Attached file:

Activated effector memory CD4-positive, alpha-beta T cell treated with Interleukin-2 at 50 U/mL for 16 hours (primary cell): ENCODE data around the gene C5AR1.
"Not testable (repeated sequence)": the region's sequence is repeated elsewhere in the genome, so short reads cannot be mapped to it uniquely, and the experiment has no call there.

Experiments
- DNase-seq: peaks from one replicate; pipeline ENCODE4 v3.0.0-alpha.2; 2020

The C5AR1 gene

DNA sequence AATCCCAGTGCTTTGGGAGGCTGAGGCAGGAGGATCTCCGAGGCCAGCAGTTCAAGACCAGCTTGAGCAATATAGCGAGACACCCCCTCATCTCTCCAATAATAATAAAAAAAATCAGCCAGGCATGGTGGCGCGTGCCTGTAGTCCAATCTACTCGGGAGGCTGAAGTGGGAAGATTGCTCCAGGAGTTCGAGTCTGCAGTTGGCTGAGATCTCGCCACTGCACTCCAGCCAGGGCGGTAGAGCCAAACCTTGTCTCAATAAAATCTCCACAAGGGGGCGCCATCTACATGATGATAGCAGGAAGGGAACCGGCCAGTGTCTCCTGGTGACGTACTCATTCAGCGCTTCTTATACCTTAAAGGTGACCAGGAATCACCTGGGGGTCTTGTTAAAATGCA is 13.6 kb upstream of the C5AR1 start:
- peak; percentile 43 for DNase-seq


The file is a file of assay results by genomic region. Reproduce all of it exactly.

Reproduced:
Activated effector memory CD4-positive, alpha-beta T cell treated with Interleukin-2 at 50 U/mL for 16 hours (primary cell): ENCODE data around the gene C5AR1.
"Not testable (repeated sequence)": the region's sequence is repeated elsewhere in the genome, so short reads cannot be mapped to it uniquely, and the experiment has no call there.

Experiments
- DNase-seq: peaks from one replicate; pipeline ENCODE4 v3.0.0-alpha.2; 2020

The C5AR1 gene

DNA sequence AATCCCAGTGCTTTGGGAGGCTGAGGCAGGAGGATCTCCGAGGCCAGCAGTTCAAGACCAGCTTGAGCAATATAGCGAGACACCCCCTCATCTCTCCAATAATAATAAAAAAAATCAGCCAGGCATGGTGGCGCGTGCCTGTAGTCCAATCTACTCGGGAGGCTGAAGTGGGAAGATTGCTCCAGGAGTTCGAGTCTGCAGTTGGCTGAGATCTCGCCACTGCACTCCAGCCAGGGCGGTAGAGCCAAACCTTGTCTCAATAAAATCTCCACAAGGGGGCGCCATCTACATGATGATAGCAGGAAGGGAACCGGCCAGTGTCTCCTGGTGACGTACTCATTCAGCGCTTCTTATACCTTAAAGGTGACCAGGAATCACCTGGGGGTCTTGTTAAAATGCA is 13.6 kb upstream of the C5AR1 start:
- peak; percentile 43 for DNase-seq